Behavioral Narration- This a concept from the Canter book and it is so simple and amazing.

    1. Lets say you want students to start taking notes.You say “Ok, lets start by writing down the notes heading on the front board here “the causes of world war 1.” After saying that, you circulate around the room and pick out a student who is doing what you asked and say something like “Julie has her notebook out and has her heading written down, nice work.” Walking around the room has an effect like they are being watched and many will start doing what you want just because you walked passed, or if you put your hand on their desk or whatever…

    You simply point out the students who are doing it correctly. many times, off task stuff is b/c they weren’t paying attention or didn’t hear.

    As I mentioned earlier, you have to head hunt and enforce consequences.

    I’ll get more into detail with this at another time, but whats worked for me-

    1. Hold a student behind class for 1 minute.
    2. Extreme cases, hold a student after school or at lunch or whenever their free time is to “re-train” the behavior that wasn’t up to par. “You wasted my time in class, so now you owe me time after.”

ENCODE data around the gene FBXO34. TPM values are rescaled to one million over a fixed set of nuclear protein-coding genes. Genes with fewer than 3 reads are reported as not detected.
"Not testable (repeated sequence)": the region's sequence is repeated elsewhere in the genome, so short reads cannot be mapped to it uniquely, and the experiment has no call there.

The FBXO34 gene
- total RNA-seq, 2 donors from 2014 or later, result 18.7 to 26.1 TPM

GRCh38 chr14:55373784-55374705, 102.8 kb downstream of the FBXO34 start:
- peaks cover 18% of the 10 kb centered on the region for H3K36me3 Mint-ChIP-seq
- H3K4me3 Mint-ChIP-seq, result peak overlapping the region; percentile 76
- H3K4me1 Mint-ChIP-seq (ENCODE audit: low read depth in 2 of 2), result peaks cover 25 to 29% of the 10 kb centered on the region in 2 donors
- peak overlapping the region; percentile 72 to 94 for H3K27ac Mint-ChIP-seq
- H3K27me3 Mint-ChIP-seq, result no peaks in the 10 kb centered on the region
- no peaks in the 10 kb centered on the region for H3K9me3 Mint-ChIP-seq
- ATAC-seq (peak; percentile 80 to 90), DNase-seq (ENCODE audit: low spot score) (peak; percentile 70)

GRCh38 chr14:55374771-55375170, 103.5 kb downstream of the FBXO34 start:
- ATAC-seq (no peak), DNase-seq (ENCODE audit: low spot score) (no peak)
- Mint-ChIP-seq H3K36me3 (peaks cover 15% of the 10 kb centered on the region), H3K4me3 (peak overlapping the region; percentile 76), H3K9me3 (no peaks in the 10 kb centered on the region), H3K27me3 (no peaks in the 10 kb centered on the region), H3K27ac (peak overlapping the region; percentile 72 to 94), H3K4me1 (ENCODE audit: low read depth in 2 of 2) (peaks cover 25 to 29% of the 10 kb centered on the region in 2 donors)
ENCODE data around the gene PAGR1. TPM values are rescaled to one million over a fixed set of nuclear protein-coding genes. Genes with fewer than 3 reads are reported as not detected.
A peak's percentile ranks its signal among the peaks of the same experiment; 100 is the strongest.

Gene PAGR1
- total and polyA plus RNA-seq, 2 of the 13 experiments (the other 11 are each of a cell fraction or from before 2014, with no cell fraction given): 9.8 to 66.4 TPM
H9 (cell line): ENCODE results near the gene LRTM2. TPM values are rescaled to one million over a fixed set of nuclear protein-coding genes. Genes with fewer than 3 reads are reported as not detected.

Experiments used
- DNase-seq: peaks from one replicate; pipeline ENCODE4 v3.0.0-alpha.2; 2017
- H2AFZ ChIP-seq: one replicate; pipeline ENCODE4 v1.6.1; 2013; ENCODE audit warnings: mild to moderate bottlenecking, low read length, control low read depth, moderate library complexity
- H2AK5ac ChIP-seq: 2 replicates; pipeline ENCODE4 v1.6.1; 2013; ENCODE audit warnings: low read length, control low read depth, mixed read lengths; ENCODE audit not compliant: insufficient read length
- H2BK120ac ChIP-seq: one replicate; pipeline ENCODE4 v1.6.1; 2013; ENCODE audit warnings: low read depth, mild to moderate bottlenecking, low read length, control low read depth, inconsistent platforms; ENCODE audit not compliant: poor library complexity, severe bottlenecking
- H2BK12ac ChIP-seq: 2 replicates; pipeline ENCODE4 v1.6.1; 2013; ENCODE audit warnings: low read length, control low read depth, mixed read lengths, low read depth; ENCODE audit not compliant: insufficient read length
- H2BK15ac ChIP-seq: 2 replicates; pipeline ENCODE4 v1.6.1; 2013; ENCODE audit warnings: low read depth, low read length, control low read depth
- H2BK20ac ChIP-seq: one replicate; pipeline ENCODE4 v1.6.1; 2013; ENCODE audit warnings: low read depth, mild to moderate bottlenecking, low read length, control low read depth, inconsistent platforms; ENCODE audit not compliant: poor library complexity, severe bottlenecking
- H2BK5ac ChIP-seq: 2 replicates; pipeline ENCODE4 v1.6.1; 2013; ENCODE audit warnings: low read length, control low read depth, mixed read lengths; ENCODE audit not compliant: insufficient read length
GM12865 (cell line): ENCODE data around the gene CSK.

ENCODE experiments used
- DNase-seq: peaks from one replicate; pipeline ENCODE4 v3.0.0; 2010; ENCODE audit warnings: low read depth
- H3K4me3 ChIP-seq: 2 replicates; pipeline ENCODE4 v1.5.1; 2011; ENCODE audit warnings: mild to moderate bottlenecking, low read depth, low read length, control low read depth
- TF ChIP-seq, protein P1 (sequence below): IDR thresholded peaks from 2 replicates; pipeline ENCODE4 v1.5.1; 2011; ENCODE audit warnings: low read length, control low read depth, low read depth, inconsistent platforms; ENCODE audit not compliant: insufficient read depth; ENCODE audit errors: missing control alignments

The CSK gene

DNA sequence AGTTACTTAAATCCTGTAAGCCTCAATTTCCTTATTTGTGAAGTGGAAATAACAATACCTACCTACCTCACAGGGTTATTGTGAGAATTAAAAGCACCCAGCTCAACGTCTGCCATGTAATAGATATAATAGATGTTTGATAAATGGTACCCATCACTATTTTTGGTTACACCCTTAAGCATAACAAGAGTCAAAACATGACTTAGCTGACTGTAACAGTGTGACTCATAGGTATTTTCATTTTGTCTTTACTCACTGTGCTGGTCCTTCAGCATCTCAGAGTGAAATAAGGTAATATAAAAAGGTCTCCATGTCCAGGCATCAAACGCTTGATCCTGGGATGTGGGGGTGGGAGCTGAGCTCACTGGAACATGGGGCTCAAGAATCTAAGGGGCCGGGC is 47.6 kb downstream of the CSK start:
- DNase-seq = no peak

If they refuse these then its no longer your issue. You have to write them up for insubordination. If it goes further than this you have to get the parents involved, calling them or having a parent/student conference.

    A lot of it can be school specific, and i’m not sure what type of school you are in. What might be a good idea is to ask your colleagues about types of behavior they have dealt with.

    Anyway, I hope that helps….

  17. More on consequences- I hope this stuff isn’t too long, it really works for me…..

    Overall, to limit behavior issues, you need figure out a way to stop “inappropriate talking.” Canter calls this a ‘cornerstone behavior,’ that 90% of all discipline issues start with inappropriate talking.

    From the beginning students should know when you are talking they are not. If students want to speak the procedure is: 1.raise your hand 2. wait to be called on. Demonstrate it, have the kids demonstrate it. I always tell students, “you can talk whenever you want, you just have to raise your hand and wait to be called on.” If a student can’t handle this, bring them in after school, sit them down and literally re-train them. Start with out to sit in their seat, what to do while taking notes, how to raise their hand, how to wait to be called on….everything.

    Be sure that in your procedures for doing activities, there is a clause in there that says “this is to be done quietly” and you remind them each time. I have a PowerPoint from my first day of procedures that has a lot of how students are to do stuff in it….


    One great way to limit this inappropriate talking is to use a technique called “think pair share extended.” After about 10 min of lecturing on a topic, pose a question to the group.